Discussion

Although a comprehensive analysis of the pattern of egg evolution among extant amniotes is compromised by limited data, a robust phylogenetic approach will be possible ultimately as information on egg morphology and physiology of modern species increases. However, answers to fundamental questions concerning the origin of the egg and the polarity of character transformation will be more elusive because of the absence of living representatives of a suitable outgroup. The closest outgroup to modern Amniota, Lissamphibia, is a phylogenetically distant taxon with specialized reproduction and development.

Recent phylogenetic analyses identify Synapsida as the sister group to all other Amniota, which are represented by Reptilia among extant species (Gauthier et al., 1988b; Lombard and Sumida, 1992). Based on this phylogenetic hypothesis, the egg of extant oviparous Reptilia is distinct from that of extant oviparous Synapsida, represented by Monotremata (Fig. 6). The structural characteristics of the eggs of Monotremata, (1) meroblastic cleavage, (2) proteinaceous shell membrane, (3) choriovitelline membrane as the definitive yolk sac, (4) amniochorion formed by folding, and (5) expanded allantoic vesicle confined to the embryonic pole of the egg, are likely plesiomorphic for Amniota. Monotremes share oviparity, and oviductal secretions of glycoprotein and keratinous protein with modern Amphibia (Hughes, 1977). Meroblastic cleavage, a derived trait, is shared with Reptilia. Two of the characters shared between Reptilia and Monotremata, an amniochorion and allantoic vesicle, are synapomorphies for Amniota.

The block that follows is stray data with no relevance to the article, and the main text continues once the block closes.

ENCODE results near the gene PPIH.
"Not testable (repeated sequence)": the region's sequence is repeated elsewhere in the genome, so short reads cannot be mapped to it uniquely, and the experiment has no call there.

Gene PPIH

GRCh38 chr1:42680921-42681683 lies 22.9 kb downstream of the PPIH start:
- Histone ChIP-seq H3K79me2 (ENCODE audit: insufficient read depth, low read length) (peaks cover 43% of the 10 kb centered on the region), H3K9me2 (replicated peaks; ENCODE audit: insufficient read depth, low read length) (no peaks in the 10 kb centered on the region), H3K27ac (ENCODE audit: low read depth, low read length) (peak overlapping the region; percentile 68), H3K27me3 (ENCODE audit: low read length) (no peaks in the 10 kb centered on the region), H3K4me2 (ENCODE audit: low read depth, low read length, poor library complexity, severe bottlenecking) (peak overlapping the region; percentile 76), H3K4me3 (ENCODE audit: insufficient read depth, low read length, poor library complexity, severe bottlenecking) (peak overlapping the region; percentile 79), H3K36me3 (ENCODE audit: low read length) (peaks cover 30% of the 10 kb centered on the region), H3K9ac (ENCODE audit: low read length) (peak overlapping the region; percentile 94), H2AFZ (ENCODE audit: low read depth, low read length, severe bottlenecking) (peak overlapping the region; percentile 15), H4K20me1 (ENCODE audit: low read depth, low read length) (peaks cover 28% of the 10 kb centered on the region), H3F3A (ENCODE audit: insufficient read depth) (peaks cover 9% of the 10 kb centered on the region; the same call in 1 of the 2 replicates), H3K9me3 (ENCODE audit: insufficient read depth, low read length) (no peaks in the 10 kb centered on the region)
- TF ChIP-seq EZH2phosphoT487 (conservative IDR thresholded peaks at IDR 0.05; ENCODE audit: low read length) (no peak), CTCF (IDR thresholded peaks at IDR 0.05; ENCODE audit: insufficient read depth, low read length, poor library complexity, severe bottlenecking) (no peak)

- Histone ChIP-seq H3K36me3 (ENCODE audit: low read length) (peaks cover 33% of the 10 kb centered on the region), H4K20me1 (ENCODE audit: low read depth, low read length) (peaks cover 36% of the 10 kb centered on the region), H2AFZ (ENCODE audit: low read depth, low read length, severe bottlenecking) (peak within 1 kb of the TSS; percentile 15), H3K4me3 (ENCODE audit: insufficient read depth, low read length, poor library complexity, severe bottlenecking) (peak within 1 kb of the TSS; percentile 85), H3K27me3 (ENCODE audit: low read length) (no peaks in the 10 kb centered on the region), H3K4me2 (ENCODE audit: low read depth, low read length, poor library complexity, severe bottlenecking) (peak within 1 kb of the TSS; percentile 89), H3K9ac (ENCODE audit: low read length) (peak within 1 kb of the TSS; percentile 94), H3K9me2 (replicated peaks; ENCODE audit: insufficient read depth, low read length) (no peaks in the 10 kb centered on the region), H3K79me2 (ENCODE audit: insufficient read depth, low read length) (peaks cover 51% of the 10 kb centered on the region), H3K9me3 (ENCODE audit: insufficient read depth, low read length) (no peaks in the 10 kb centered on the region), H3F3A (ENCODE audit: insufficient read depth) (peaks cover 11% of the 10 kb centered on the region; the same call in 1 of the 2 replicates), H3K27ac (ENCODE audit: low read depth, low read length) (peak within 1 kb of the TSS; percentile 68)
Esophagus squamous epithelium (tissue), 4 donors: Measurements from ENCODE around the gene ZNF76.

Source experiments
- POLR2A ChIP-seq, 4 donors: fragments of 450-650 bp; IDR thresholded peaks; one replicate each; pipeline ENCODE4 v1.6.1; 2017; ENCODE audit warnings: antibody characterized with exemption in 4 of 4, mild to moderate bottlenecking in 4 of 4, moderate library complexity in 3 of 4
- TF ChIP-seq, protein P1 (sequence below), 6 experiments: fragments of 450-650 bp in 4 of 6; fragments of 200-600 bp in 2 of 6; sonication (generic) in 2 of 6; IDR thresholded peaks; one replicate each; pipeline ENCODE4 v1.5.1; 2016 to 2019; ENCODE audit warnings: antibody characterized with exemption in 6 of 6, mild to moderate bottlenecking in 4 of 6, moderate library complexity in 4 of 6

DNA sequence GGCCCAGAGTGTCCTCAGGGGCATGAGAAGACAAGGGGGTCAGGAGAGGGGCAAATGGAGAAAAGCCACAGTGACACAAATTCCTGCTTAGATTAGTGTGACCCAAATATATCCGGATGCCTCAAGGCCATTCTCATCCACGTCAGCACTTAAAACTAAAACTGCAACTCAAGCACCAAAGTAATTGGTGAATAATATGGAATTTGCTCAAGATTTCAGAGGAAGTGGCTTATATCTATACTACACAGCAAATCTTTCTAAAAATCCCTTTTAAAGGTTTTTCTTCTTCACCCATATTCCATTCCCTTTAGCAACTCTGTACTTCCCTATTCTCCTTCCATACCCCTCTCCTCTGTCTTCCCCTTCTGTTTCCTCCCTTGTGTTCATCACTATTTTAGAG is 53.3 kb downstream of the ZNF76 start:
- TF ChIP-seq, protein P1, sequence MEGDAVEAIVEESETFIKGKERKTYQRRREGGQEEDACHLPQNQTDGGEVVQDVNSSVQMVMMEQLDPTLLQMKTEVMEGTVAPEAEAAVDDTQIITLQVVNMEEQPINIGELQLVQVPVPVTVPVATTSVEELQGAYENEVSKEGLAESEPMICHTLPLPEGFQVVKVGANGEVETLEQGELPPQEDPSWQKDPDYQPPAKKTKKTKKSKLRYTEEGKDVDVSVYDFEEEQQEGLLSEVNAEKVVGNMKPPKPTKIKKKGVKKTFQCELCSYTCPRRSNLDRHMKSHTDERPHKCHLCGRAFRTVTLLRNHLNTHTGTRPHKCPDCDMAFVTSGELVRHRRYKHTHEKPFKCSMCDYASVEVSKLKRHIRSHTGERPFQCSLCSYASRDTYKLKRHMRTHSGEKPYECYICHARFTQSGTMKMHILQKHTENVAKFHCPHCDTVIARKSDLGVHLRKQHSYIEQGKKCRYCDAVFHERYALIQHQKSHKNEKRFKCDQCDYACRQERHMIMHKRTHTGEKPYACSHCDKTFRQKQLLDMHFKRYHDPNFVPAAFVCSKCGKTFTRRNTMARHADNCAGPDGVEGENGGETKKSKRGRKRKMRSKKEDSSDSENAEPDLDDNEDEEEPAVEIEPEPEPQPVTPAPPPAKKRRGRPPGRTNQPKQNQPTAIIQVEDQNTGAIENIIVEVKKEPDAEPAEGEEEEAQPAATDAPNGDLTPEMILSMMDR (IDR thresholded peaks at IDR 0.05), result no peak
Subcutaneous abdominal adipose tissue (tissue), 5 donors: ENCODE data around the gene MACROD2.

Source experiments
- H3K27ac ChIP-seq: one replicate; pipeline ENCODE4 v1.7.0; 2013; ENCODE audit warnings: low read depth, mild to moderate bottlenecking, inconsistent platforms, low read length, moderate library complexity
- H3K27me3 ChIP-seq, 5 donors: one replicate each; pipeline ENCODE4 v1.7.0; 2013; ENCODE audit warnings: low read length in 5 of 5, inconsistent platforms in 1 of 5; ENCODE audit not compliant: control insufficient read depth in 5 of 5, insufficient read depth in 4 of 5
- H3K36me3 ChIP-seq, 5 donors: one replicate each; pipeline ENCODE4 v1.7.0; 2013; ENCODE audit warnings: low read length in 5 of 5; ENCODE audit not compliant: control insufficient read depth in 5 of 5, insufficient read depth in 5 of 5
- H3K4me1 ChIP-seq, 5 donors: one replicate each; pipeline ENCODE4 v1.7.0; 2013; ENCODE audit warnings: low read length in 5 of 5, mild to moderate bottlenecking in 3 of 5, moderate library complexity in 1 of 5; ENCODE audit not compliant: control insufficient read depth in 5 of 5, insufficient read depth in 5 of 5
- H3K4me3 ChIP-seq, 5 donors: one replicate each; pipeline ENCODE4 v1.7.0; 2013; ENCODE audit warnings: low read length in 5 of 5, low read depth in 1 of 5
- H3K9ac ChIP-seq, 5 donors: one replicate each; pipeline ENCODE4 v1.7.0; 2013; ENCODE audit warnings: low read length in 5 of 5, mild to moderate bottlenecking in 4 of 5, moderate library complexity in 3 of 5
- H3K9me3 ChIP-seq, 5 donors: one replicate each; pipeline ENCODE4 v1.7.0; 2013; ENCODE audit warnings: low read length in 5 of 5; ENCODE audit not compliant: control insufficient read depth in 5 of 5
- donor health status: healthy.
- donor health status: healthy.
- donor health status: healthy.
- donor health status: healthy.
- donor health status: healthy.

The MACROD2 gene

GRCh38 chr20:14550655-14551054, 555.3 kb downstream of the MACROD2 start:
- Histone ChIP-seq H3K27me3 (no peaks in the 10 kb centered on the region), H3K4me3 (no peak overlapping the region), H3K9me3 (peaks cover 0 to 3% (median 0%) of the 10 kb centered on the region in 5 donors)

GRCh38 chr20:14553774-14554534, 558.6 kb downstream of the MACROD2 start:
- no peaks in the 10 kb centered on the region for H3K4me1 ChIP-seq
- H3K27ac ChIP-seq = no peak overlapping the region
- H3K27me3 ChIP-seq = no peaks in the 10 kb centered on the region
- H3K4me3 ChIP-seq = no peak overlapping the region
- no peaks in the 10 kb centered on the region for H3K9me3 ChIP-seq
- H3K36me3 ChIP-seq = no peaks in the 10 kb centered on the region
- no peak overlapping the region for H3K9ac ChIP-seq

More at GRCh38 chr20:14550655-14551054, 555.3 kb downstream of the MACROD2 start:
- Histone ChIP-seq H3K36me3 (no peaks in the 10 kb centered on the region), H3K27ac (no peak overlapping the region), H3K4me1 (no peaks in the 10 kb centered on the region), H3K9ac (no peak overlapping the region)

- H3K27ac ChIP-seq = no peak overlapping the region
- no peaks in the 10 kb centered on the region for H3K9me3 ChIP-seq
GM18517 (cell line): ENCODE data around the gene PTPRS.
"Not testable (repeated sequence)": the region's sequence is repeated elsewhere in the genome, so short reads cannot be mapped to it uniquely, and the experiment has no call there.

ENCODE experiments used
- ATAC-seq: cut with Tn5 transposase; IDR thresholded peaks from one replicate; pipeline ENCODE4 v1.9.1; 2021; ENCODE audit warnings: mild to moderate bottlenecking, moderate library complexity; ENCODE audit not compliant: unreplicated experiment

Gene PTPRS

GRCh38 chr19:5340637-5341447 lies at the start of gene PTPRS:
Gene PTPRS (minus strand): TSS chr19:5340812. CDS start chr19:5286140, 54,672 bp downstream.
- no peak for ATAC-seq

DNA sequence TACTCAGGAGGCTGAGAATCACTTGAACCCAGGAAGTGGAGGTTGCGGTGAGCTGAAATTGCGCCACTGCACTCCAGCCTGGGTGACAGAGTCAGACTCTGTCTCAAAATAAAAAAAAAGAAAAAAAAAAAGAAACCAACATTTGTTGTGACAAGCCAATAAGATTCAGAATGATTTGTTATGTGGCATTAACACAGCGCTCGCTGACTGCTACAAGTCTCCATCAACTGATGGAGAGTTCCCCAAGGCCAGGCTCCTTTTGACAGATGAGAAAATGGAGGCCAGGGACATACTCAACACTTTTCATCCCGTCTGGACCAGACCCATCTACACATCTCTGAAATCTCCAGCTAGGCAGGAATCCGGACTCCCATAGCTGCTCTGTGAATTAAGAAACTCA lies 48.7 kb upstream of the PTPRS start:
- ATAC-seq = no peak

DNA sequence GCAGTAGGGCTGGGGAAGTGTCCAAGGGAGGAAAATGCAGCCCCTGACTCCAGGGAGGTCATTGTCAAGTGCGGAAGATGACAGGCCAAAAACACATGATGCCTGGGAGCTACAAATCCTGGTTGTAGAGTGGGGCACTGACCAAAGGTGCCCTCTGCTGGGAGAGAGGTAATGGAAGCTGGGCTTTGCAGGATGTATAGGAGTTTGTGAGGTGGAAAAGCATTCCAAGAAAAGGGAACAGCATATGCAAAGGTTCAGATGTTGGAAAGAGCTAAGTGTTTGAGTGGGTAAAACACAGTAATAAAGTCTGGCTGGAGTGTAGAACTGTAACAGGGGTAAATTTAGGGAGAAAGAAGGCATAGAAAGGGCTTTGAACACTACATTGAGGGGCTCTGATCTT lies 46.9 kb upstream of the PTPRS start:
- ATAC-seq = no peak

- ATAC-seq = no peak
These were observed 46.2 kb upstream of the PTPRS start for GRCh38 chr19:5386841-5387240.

The distribution of characters among extant taxa (Fig. 6) indicates that the ancestral condition for Reptilia was an oviparous, lecithotrophic egg. The egg cleavage pattern was meroblastic. Oviductal contributions were a proteinaceous and mineralized shell membrane and a large mass of albumen. The eggshell was pliable. The sequence of yolk sac development included a bilaminar omphalopleure, a choriovitelline membrane and a splanchnopleure. The amniochorion was formed from folds and an expanded allantoic vesicle surrounded the egg contents in terminal stages of incubation. The reptilian egg contains four derived characters not present in monotremes, a mineralized eggshell membrane, a large mass of albumen, the presence of a yolk sac that is entirely splanchnopleuric and an allantoic vesicle that surrounds the egg contents.

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